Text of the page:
Health

Improved Fitness Could Lower Prostate Cancer Risk by Up to 35 Percent

Men who improve their cardiorespiratory fitness levels won’t just have an easier time pushing through hard workouts. A new study suggests that they may also be able to reduce their risk of prostate cancer.

For the study, researchers examined data on more than 57,000 men in Sweden who completed multiple cardio fitness tests several years apart to measure their heart rate and how efficiently their body used oxygen during workouts on a stationary bike. They were 41 years old on average and had no history of prostate cancer when they joined the study. After an average follow-up period of almost seven years, 592 men were diagnosed with prostate cancer.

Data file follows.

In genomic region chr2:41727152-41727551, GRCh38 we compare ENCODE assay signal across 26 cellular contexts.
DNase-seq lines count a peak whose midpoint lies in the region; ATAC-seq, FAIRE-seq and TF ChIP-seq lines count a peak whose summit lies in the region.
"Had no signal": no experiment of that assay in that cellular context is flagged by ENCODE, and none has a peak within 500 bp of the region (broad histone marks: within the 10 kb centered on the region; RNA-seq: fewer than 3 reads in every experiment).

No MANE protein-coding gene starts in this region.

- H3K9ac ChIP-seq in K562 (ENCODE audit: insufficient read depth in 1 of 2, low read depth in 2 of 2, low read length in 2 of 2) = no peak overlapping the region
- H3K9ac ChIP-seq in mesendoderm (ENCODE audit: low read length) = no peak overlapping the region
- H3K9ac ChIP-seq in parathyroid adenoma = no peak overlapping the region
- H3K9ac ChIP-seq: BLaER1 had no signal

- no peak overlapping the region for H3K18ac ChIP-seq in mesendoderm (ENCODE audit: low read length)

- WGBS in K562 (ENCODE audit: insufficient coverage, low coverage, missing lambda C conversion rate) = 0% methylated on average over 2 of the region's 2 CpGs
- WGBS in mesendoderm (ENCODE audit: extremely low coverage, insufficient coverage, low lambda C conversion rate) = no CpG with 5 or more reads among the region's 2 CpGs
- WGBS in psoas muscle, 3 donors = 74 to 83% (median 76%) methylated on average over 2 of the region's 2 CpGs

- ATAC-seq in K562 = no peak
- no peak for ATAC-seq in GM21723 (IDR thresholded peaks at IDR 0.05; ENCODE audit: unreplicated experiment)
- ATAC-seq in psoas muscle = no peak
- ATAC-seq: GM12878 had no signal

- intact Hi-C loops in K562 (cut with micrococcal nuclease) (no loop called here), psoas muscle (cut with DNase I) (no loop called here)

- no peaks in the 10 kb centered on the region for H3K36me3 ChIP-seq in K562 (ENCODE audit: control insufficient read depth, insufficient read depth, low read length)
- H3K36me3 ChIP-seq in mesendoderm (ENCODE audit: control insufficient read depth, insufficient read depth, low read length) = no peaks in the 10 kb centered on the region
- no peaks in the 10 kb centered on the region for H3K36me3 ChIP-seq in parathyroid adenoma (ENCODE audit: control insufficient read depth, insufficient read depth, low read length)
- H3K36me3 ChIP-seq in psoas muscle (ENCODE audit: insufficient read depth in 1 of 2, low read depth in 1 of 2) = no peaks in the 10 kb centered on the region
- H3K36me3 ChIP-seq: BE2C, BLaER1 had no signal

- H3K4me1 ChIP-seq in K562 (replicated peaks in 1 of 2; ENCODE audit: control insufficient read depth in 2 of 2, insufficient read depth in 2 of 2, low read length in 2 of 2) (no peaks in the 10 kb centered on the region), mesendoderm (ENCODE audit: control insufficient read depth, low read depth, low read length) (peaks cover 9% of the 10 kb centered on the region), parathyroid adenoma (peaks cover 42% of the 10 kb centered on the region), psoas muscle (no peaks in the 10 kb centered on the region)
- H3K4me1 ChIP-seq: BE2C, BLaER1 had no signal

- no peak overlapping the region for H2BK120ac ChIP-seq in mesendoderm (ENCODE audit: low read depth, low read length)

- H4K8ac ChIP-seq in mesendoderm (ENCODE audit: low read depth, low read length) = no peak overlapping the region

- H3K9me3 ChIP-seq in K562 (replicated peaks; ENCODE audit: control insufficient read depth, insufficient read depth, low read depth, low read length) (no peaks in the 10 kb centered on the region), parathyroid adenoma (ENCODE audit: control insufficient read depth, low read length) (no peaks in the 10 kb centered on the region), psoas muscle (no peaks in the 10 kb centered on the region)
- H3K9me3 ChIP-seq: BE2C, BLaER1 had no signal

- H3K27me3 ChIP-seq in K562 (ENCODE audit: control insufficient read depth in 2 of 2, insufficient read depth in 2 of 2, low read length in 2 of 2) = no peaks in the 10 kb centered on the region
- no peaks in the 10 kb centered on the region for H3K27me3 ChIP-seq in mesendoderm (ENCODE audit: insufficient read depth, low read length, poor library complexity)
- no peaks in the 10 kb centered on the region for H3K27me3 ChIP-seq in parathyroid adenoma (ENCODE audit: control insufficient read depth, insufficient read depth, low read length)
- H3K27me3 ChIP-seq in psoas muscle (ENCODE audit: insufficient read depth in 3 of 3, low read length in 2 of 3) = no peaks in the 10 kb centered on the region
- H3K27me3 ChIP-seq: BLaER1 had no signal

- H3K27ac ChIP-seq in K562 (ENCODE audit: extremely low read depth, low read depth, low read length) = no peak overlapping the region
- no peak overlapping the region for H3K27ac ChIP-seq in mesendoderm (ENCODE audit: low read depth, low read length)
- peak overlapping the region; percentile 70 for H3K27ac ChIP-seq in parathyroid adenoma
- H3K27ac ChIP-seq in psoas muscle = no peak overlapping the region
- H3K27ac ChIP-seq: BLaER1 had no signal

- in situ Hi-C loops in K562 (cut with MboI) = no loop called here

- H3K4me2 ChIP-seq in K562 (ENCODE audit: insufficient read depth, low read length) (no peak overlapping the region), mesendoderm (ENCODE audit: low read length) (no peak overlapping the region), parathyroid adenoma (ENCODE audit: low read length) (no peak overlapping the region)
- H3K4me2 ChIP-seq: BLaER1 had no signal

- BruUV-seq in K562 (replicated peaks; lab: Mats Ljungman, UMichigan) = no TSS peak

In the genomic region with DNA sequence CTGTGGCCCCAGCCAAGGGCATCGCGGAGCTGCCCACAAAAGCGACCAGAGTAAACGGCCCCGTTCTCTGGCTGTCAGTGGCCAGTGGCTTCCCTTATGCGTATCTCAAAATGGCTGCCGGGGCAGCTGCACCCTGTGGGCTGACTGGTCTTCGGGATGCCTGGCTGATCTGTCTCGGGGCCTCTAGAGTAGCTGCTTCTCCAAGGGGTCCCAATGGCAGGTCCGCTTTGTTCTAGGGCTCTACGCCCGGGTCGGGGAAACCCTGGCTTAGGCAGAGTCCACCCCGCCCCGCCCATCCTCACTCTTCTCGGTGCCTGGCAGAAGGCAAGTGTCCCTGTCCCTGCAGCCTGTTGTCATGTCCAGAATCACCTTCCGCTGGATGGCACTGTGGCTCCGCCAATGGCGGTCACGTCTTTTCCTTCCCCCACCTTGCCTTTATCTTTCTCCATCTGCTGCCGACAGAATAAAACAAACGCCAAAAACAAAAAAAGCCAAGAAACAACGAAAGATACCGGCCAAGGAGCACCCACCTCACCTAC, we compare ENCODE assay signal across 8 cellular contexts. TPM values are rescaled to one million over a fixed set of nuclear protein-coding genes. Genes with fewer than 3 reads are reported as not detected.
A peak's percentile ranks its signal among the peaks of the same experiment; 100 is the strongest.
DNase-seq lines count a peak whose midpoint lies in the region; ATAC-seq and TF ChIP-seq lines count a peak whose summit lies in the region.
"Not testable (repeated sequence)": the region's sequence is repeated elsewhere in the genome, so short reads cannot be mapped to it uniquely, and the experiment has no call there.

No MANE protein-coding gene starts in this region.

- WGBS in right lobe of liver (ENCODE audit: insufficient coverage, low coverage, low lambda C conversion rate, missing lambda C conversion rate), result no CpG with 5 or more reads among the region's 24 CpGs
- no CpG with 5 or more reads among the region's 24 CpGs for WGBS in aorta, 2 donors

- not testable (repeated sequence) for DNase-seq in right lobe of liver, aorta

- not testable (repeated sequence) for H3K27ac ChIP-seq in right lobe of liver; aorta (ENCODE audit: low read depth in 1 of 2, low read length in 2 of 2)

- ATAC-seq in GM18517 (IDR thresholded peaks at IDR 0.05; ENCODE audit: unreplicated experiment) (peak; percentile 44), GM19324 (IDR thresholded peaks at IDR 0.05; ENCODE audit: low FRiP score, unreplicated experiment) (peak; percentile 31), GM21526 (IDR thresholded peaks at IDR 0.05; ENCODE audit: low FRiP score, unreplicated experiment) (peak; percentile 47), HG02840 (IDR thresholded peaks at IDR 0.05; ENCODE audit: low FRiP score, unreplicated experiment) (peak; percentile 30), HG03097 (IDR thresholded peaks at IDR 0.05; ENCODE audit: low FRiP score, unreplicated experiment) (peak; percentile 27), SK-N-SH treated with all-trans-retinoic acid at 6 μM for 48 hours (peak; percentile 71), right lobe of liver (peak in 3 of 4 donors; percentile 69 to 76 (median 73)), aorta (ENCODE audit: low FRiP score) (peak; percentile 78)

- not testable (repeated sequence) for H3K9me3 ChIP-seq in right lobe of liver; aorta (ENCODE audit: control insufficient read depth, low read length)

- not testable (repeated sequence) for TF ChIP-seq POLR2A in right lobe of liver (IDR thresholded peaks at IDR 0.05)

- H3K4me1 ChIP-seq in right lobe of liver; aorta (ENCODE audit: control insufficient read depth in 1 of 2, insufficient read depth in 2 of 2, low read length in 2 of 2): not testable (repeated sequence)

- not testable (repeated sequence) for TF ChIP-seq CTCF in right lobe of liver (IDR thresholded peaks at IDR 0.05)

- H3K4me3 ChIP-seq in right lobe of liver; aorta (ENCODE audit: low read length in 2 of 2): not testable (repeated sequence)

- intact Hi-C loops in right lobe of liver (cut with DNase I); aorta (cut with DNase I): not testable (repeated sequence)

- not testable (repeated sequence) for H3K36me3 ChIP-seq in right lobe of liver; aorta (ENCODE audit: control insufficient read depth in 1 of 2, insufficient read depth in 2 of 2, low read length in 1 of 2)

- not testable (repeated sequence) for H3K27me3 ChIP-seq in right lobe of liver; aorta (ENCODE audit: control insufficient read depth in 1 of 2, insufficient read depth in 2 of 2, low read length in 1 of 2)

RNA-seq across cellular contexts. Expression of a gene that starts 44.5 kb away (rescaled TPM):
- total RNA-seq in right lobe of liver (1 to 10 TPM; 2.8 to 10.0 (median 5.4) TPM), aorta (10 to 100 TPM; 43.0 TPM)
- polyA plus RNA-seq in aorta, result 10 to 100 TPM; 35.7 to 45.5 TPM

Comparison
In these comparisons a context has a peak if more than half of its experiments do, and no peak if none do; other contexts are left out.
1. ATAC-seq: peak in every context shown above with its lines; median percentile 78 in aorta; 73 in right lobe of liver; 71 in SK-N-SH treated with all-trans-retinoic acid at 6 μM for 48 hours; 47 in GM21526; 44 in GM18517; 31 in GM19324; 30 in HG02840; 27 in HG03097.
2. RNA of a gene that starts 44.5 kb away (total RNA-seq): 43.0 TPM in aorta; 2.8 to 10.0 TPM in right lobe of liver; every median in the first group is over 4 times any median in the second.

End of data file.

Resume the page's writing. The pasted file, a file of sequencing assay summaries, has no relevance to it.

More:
While their initial cardio fitness levels didn’t appear to influence their risk of prostate cancer, changes in fitness over time did make a difference. Men whose cardiorespiratory fitness levels improved by at least 3 percent annually over five years were 35 percent less likely on average to develop prostate cancer during the study period, according to study results published in the British Journal of Sports Medicine.

“Cardiorespiratory fitness essentially refers to how well our circulatory and respiratory systems are able to supply oxygen to our muscles during physical activity or exercise,” says lead study author Kate Bolam, PhD, of the Swedish School of Sport and Health Sciences in Stockholm.

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